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A STRUCTURAL AND FUNCTIONAL ANALYSIS OF HUMAN BRAIN MRI WITH ATTENTION DEFICIT HYPERACTIVITY DISORDER

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Date Issued:
2017
Abstract/Description:
Attention Deficit Hyperactivity Disorder (ADHD) affects 5-10% of children worldwide. Its effects are mainly behavioral, manifesting in symptoms such as inattention, hyperactivity, and impulsivity. If not monitored and treated, ADHD may adversely affect a child's health, education, and social life. Furthermore, the neurological disorder is currently diagnosed through interviews and opinions of teachers, parents, and physicians. Because this is a subjective method of identifying ADHD, it is easily prone to error and misdiagnosis. Therefore, there is a clear need to develop an objective diagnostic method for ADHD. The focus of this study is to explore the use of machine language classifiers on information from the brain MRI and fMRI of both ADHD and non-ADHD subjects. The imaging data are preprocessed to remove any intra-subject and inter-subject variation. For both MRI and fMRI, similar preprocessing stages are performed, including normalization, skull stripping, realignment, smoothing, and co-registration. The next step is to extract features from the data. For MRI, anatomical features such as cortical thickness, surface area, volume, and intensity are obtained. For fMRI, region of interest (ROI) correlation coefficients between 116 cortical structures are determined. A large number of image features are collected, yet many of them may include redundant and useless information. Therefore, the features used for training and testing the classifiers are selected in two separate ways, feature ranking and stability selection, and their results are compared. Once the best features from MRI and fMRI are determined, the following classifiers are trained and tested through leave-one-out cross validation, experimenting with varying feature numbers, for each imaging modality and feature selection method: support vector machine, support vector regression, random forest, and elastic net. Thus, there are four experiments (MRI-rank, MRI-stability, fMRI-rank, fMRI-stability) with four classifiers in each for a total of 16 classifiers trained per each feature count attempted. The results of each classifier are the decisions of each subject, ADHD or non-ADHD. Finally, a classifier decision ensemble is created through the combination of the outputs of the best classifiers in a majority voting method that includes results of both the MRI and fMRI classifiers and keeps both feature selection results independent. The results suggest that ADHD is more easily identified through fMRI because the classification accuracies are a lot higher using fMRI data rather than MRI data. Furthermore, significant activity correlation differences exist between the brain's frontal lobe and cerebellum and also the left and right hemispheres among ADHD and non-ADHD subjects. When including MRI decisions with fMRI in the classifier ensemble, performance is boosted to a high ADHD detection accuracy of 96.2%, suggesting that MRI information assists in validating fMRI classification decisions. This study is an important step towards the development of an automatic and objective method for ADHD diagnosis. While more work is needed to externally validate and improve the classification accuracy, new applications of current methods with promising results are introduced here.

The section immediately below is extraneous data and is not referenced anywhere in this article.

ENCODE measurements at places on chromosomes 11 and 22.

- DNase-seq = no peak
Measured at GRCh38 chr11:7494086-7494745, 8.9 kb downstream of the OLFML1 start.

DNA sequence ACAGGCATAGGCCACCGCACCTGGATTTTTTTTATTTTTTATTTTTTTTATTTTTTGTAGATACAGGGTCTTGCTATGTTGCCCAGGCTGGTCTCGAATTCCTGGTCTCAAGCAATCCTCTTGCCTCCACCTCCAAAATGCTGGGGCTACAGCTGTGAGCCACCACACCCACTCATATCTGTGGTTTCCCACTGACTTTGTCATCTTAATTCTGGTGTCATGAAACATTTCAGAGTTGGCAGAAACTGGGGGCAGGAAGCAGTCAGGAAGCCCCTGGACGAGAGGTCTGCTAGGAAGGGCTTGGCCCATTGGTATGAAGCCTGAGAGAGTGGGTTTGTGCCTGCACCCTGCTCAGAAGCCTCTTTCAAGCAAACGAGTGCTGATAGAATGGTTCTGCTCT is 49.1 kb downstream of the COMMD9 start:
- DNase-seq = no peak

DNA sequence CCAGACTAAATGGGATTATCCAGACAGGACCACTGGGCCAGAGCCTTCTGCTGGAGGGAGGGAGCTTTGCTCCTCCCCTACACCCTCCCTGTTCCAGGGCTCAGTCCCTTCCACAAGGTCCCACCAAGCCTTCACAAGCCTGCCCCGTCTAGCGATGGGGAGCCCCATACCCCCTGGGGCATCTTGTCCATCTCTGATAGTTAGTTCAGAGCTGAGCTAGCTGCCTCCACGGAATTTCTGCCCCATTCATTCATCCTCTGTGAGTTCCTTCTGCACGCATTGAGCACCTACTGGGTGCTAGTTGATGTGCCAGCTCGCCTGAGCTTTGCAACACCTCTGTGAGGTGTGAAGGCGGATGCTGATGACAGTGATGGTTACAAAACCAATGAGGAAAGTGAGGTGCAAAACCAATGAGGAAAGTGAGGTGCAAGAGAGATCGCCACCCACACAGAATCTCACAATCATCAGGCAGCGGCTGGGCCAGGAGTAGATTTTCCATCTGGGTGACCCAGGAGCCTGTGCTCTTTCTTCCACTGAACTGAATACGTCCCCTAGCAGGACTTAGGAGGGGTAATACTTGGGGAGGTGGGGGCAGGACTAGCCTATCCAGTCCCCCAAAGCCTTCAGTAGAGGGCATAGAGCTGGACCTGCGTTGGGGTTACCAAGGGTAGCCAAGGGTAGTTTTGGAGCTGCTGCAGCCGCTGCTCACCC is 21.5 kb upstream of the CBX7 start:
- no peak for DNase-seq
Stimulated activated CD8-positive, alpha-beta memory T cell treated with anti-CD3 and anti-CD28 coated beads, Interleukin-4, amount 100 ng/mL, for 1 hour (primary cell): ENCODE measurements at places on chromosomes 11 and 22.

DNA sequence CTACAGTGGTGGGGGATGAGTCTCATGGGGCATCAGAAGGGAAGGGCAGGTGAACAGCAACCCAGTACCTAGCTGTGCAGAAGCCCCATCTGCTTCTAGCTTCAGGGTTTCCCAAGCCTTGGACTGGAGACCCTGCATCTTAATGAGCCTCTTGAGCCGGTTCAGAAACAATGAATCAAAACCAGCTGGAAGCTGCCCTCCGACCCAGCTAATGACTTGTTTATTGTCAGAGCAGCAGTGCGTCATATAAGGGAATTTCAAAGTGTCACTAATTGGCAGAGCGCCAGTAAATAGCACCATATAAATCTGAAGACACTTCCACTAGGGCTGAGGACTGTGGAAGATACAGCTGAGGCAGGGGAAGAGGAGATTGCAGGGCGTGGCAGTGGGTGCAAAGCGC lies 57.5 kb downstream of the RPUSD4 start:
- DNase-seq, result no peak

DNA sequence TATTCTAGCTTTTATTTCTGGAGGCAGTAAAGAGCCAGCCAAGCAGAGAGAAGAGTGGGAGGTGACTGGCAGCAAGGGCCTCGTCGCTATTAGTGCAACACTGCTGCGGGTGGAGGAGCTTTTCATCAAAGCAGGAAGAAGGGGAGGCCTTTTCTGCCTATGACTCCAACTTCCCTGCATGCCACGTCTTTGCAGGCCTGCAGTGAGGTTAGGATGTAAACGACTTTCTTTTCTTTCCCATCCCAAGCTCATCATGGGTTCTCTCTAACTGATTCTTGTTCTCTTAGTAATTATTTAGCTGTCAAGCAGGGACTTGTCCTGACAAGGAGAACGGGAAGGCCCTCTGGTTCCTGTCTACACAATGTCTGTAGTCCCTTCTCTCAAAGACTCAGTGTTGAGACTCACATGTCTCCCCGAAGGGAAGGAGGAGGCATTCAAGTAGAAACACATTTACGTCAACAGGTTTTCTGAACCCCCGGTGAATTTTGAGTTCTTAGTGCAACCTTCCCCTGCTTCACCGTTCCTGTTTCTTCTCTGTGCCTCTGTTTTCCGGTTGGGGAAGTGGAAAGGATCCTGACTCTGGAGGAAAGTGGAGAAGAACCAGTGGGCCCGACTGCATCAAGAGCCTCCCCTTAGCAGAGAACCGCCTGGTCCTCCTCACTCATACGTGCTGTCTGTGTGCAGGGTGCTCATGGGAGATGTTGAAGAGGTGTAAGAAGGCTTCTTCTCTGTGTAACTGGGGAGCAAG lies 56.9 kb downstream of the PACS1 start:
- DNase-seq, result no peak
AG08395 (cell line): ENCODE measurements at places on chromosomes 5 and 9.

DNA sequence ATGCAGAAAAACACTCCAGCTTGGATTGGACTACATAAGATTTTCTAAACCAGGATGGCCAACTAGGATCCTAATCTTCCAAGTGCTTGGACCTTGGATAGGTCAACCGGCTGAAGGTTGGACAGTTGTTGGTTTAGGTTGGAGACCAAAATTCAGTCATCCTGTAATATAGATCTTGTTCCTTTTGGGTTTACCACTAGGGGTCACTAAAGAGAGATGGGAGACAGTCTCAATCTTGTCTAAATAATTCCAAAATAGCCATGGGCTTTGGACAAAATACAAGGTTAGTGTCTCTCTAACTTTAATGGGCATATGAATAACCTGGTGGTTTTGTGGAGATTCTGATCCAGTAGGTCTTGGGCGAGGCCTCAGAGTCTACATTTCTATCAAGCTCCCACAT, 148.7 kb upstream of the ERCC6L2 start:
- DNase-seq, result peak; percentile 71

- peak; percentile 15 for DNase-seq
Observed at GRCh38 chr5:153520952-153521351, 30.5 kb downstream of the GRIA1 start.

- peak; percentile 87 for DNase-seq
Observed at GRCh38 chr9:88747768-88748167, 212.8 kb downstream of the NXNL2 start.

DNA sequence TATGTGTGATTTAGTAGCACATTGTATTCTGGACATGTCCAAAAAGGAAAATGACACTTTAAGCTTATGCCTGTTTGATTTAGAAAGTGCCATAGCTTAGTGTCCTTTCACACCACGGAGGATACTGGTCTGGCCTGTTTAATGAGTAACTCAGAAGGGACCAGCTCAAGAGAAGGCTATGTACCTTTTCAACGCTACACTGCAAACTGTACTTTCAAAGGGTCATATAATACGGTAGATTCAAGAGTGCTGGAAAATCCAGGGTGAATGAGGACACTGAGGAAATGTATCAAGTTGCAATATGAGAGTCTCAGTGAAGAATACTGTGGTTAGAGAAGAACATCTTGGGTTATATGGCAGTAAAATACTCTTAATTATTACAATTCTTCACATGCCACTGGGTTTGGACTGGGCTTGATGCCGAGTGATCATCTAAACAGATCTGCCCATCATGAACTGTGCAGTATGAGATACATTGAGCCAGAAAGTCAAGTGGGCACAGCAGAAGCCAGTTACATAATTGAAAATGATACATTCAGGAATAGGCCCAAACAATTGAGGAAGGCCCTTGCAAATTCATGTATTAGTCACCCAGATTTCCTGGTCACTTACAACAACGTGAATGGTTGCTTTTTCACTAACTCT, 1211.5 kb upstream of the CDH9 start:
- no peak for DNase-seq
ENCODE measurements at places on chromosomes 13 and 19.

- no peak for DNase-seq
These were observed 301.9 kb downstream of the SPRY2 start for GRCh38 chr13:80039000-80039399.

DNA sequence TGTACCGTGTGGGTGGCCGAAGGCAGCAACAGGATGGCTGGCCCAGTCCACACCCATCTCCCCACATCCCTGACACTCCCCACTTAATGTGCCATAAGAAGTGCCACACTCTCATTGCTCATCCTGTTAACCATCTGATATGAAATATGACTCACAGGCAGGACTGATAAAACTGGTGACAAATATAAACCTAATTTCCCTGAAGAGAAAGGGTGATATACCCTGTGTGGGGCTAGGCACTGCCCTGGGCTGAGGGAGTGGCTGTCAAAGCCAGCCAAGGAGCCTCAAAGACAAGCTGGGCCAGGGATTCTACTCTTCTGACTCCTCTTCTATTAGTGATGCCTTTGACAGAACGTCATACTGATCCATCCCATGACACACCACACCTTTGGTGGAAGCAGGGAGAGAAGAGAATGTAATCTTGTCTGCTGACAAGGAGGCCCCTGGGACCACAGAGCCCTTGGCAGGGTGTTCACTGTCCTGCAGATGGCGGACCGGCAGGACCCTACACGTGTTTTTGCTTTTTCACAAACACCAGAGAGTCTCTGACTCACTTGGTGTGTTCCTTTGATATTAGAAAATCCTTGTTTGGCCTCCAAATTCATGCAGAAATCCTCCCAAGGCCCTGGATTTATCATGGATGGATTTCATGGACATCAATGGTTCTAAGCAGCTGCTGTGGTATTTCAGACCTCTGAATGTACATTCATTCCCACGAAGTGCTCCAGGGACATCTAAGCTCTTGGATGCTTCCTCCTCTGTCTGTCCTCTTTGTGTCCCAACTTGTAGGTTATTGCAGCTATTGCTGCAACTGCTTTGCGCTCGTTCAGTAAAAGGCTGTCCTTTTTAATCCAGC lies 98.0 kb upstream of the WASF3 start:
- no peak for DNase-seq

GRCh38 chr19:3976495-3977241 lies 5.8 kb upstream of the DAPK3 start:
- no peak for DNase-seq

Title: A STRUCTURAL AND FUNCTIONAL ANALYSIS OF HUMAN BRAIN MRI WITH ATTENTION DEFICIT HYPERACTIVITY DISORDER.
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Name(s): Watane, Arjun A, Author
Bagci, Ulas, Committee Chair
University of Central Florida, Degree Grantor
Type of Resource: text
Date Issued: 2017